At the Spring Meetings of the World Bank, a range of shareholders repeated their call for multilateral development banks (MDBs) to do more, particularly with regard to climate finance. At the same time, client countries are demanding these institutions preserve their core mandate to support development. That echoes the results of World Bank client surveys showing that borrowing-member countries want the institution to focus its resources on areas such as education, rural development, governance, jobs, poverty, and the economy. Added to that is a general reluctance amongst middle-income countries to borrow from the World Bank for the infrastructure projects that will be a key part of investments for climate mitigation and adaptation because of the very high nonfinancial transactions costs of such projects. It's clear that a key part of any grand bargain involving more financing and more borrowing for climate has to be reducing the cost of doing business with the World Bank and other MDBs. It's time for shareholders to insist on a thorough and independent review of the cost of doing business with these institutions.
As part of the ongoing reform efforts, shareholders should identify a reputable and independent third party to undertake this review.The indicators could include measures such as:
- The time between concept note and board approval, board approval and 50 percent and 100 percent disbursal for various lending instruments;
- The length of procurements of different scale and using different mechanisms, from process start through bidding to award and completion;
- The percentage of projects rated Category A or B and the impact of ratings on time to prepare and complete projects as well as procurement processes under those projects.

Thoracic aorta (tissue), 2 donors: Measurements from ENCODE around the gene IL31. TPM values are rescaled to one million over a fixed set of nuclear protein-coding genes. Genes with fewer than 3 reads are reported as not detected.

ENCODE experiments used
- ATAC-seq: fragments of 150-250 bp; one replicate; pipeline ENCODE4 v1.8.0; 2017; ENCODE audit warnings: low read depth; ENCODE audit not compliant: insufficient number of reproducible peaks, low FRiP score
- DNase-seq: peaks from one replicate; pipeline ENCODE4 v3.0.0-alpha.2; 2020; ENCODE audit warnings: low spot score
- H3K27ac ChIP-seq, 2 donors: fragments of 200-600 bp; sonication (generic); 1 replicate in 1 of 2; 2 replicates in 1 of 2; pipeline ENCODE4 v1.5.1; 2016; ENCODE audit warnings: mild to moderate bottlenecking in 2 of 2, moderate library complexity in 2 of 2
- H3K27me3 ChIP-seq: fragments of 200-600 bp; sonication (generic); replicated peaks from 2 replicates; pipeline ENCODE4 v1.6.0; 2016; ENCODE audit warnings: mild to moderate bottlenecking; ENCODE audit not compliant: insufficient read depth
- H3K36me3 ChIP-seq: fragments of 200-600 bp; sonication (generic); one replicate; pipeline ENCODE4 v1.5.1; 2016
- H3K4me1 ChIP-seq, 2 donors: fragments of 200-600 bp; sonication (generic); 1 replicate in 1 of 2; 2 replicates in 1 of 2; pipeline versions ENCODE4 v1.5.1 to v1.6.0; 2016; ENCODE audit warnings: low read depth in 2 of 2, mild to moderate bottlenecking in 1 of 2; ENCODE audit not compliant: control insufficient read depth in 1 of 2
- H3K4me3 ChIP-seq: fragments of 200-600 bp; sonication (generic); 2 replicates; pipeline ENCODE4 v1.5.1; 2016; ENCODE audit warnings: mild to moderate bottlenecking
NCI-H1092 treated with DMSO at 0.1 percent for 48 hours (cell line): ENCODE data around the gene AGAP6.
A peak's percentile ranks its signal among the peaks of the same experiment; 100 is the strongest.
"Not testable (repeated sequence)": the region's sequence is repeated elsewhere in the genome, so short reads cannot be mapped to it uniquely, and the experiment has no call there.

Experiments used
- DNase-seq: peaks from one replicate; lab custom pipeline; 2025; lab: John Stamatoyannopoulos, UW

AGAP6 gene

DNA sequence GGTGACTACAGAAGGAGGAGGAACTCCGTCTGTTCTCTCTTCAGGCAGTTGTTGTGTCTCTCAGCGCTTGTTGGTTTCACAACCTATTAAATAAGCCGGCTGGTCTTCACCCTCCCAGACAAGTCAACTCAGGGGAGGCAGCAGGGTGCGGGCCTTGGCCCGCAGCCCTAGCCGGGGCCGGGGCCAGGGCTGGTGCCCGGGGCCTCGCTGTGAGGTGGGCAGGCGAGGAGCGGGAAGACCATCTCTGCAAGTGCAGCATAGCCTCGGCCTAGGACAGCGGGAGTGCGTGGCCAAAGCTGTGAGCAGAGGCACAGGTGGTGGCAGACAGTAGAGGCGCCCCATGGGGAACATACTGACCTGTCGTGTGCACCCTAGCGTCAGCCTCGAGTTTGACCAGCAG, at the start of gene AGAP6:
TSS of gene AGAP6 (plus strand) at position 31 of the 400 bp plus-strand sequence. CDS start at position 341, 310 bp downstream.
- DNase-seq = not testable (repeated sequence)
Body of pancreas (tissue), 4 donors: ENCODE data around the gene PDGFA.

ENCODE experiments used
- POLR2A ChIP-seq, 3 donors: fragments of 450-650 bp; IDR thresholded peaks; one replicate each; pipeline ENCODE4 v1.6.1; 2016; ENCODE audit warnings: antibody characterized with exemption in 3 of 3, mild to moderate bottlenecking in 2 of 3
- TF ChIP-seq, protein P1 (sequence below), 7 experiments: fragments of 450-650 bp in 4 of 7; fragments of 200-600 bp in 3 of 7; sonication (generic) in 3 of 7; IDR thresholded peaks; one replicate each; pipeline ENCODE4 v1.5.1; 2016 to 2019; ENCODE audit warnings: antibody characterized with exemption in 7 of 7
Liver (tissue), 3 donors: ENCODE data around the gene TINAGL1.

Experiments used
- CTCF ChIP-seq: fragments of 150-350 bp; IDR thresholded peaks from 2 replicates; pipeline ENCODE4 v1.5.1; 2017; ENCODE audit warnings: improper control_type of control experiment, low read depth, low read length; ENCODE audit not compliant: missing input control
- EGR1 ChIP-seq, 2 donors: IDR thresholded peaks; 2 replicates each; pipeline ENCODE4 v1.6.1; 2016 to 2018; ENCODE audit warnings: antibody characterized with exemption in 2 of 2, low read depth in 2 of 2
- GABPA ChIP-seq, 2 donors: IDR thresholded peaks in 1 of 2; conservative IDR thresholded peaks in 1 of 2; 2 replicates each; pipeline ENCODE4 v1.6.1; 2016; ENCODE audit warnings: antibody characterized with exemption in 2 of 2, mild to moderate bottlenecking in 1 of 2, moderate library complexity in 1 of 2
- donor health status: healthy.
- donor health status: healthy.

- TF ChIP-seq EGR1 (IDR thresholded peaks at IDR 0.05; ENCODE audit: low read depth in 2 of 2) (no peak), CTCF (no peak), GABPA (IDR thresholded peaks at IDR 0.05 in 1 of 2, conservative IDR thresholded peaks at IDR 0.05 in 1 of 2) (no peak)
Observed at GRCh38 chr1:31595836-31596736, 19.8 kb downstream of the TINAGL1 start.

They should also include estimates of the associated financial and labor costs of preparation, procurement, and project management activities for different mechanisms for both the World Bank and client countries. To help understand which constraints have the largest impact, the data should be accompanied by average and median size of projects and procurement packages of different types as well as the percentage of the total each type represents.
It is important that this review covers the regional development banks, including, for example, CAF (the Development Bank of Latin America) and the European Investment Bank, in addition to the World Bank. There is evidence that client countries prefer to borrow from regional development banks over the World Bank, as well as evidence that other MDBs have more client-friendly approaches to project design. There may be things for the World Bank to learn, as well as the potential for cross-fertilization between the regional banks.
Any exercise of the kind we're recommending here would be open to criticism, not least because it would measure only the costs and not the benefits of the measures that drive MDBs' high nonfinancial transactions costs. In addition, it would not capture the impact on initial borrowing choices: projects and activities never considered for MDB funding because of the anticipated high transactions costs. But it would at least provide the basis for a discussion of opportunities to address transactions costs that, upon review, can be seen as gratuitous, and thus interfering with the goal of ensuring the most cost-effective deployment of public capital by these institutions. In turn, that might help spark a renaissance in World Bank lending, particularly for global public goods, which is something that clients and shareholders alike should appreciate. Bottom line: let's not let the perfect be the enemy of the good.
CGD blog posts reflect the views of the authors, drawing on prior research and experience in their areas of expertise. CGD is a nonpartisan, independent organization and does not take institutional positions.
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